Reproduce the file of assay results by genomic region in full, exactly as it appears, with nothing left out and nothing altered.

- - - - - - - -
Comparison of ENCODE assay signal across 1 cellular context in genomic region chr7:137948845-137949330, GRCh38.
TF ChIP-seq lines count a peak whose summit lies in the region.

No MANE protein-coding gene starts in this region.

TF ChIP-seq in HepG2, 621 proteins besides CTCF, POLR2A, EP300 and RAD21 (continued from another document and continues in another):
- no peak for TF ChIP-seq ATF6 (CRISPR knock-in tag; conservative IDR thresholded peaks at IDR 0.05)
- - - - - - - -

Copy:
Comparison of ENCODE assay signal across 1 cellular context in genomic region chr7:137948845-137949330, GRCh38.
TF ChIP-seq lines count a peak whose summit lies in the region.

No MANE protein-coding gene starts in this region.

TF ChIP-seq in HepG2, 621 proteins besides CTCF, POLR2A, EP300 and RAD21 (continued from another document and continues in another):
- no peak for TF ChIP-seq ATF6 (CRISPR knock-in tag; conservative IDR thresholded peaks at IDR 0.05)